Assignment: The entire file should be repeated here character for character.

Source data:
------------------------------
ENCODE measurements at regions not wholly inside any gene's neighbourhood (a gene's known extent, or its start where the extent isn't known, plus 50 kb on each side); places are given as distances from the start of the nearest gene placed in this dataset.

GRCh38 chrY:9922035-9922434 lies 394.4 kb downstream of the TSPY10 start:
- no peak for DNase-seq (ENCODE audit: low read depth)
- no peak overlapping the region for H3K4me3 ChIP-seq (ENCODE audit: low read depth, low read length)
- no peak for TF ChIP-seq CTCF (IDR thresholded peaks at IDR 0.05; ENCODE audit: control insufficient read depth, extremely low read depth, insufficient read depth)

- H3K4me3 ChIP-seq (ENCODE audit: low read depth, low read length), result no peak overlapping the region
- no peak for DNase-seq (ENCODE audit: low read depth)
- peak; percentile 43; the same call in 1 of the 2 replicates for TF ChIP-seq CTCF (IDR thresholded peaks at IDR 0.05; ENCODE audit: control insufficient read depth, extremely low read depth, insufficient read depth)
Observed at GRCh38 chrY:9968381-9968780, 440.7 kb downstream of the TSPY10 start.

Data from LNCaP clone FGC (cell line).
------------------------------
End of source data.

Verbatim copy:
ENCODE measurements at regions not wholly inside any gene's neighbourhood (a gene's known extent, or its start where the extent isn't known, plus 50 kb on each side); places are given as distances from the start of the nearest gene placed in this dataset.

GRCh38 chrY:9922035-9922434 lies 394.4 kb downstream of the TSPY10 start:
- no peak for DNase-seq (ENCODE audit: low read depth)
- no peak overlapping the region for H3K4me3 ChIP-seq (ENCODE audit: low read depth, low read length)
- no peak for TF ChIP-seq CTCF (IDR thresholded peaks at IDR 0.05; ENCODE audit: control insufficient read depth, extremely low read depth, insufficient read depth)

- H3K4me3 ChIP-seq (ENCODE audit: low read depth, low read length), result no peak overlapping the region
- no peak for DNase-seq (ENCODE audit: low read depth)
- peak; percentile 43; the same call in 1 of the 2 replicates for TF ChIP-seq CTCF (IDR thresholded peaks at IDR 0.05; ENCODE audit: control insufficient read depth, extremely low read depth, insufficient read depth)
Observed at GRCh38 chrY:9968381-9968780, 440.7 kb downstream of the TSPY10 start.

Data from LNCaP clone FGC (cell line).